Adults-only entertainment has long been a target of lawmakers. And recently, such establishments won one and lost one when it comes to state taxes.
First the winners.
Some "adult entertainment cabarets" in Chicago and Cook County were improperly denied a tax exemption simply because of the nature of their shows. That was the ruling last week by the 1st District Appellate Court in Chicago.
At issue were identical city and county ordinances passed in 1999 that exempted small venues from
But the laws specifically stated that "adult entertainment cabarets" must pay the taxes.
That, wrote Judge Margaret O'Mara Frossard, amounted to "content-based regulations on speech that do not serve a compelling state interest and, therefore, violate the 1st Amendment."
The lawsuit challenging the ordinances was filed in 2001. In 2005, a trial judge ruled in favor of the city and county. The appellate court's ruling reverses that decision. Read more on the case in this Chicago Tribune story.
'Pole tax' politics: Now the losers.
Around 150 Lone Star State strip clubs will soon have to pay what is being called the "pole tax." On New Year's Day, the clubs must start collecting a $5-per-customer levy, with most of the proceeds going to help rape victims.
But despite the good cause, club owners and customers say the tax infringes on their First Amendment right to freedom of expression. The businesses have already filed suit to block the tax.
State officials say they are not out to close the clubs. In fact, a continued healthy business will help raise more than $40 million a year (based on liquor sales figures) that will go toward the fund to assist sexual assault victims.
"This is an industry that largely employs women, and this gives them an opportunity to raise funds for a crime that affects women," said state Rep. Ellen Cohen, a Houston Democrat who sponsored the bill.
That connection, however, has upset not just club owners, but also some employees and customers. Patrons say they resent the implication that strip clubs lead men to commit sex crimes. And some performers at smaller clubs worry that the tax, which is likely to be passed on to customers through increased cover charges or higher prices on drinks, could cause some venues to close, costing them their jobs.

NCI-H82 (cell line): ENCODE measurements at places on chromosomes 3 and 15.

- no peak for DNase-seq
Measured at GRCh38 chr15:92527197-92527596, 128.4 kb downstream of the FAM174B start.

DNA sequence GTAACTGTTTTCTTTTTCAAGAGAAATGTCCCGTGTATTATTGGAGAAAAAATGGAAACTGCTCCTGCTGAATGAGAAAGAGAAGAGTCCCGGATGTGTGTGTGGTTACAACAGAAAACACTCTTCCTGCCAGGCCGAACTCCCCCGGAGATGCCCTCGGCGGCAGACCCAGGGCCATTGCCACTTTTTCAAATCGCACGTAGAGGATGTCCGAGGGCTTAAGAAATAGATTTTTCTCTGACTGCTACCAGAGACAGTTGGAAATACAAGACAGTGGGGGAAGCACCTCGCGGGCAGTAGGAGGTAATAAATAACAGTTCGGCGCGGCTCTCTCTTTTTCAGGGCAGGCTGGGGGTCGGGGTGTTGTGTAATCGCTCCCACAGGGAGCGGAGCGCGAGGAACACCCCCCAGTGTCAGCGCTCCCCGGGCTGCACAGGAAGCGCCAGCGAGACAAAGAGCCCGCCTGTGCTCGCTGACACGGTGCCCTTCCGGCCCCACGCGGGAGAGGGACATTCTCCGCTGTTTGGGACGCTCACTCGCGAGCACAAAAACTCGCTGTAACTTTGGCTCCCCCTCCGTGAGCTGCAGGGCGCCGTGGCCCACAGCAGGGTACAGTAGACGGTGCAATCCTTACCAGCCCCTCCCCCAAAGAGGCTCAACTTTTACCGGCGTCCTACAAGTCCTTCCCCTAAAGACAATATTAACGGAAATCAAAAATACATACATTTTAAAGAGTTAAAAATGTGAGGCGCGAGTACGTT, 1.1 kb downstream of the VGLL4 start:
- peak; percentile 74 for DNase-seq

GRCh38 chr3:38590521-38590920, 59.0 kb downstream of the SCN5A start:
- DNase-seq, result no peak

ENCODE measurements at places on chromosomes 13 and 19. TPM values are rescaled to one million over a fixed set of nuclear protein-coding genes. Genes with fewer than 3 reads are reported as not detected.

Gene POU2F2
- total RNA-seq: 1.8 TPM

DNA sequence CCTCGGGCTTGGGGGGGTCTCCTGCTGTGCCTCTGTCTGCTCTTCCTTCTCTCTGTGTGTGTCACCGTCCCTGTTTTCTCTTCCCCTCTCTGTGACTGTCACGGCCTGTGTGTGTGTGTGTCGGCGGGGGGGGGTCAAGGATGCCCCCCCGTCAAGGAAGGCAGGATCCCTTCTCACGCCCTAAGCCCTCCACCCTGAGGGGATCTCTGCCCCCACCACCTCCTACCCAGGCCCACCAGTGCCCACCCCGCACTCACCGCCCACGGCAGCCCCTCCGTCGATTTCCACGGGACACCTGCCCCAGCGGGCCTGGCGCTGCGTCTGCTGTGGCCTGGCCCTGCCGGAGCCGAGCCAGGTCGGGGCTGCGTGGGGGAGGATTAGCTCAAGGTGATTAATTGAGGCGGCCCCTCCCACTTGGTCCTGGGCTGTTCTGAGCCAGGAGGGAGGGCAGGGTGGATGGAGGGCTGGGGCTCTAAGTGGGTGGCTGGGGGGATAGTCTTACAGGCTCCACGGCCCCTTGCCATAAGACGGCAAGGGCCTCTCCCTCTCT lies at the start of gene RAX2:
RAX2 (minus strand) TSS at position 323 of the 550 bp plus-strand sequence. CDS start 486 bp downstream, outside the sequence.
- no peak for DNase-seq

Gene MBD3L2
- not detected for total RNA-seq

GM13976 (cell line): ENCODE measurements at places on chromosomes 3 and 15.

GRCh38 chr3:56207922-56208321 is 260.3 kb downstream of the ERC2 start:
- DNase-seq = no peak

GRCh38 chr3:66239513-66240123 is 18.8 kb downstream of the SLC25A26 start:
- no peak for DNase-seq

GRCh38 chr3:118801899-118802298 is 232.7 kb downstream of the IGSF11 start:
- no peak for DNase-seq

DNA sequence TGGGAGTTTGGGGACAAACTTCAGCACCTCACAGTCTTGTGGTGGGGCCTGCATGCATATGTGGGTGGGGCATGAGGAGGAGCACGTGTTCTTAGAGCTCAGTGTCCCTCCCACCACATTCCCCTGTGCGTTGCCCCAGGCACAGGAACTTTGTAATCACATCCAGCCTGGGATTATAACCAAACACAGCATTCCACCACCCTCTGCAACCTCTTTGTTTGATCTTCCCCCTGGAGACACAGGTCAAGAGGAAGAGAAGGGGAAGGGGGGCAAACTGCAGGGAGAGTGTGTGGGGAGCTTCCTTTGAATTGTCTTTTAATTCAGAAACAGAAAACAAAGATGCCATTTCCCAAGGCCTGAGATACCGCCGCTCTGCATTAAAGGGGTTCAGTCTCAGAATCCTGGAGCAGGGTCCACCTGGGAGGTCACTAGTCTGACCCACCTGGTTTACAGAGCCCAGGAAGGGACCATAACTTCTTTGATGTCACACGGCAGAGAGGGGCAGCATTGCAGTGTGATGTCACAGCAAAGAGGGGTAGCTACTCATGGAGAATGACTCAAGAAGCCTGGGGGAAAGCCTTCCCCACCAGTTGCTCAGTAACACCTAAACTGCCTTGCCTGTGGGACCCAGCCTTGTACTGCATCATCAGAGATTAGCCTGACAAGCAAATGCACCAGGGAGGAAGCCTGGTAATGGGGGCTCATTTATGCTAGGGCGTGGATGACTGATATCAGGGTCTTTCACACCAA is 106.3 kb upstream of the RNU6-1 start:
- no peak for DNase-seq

As for the constitutional opposition, club owners say in their lawsuit that nude dancing is protected by the First Amendment and Texas can't selectively tax it, even if it is conduct some may find offensive.
Plus, they say the tax is so broad it could apply to concerts by performers like Madonna or Britney Spears who wear low-cut tops.
Personal vs. public policy: I understand that all state and local governments are feeling financial pinches, but I have a problem with taxes that target industries (and individuals) based on what are so obviously "moral" grounds.
I find a lot of legal activities offensive, but that shouldn't be the basis for tax policy. And I'm sure some things that I think are OK would appall many others.
Take, for instance, Hooters. Personally, I'd like to tax the heck out of these and other ostensible dining establishments that get most of their business because of female servers in tight tank tops and short shorts.
At least at clubs like the Diamond Doll (hey, Lubbockites -- is it still around?), there's no pretense about the titillation factor.
No problem in Norway: Those Europeans have such a different take on things. As blogged about here a year ago, Norway's highest court deemed exotic dancing a nontaxable art form. In those jurists' eyes, stripping is art, just like opera or ballet.
Signage query: Why do strip clubs usually include the word "live" in their signs?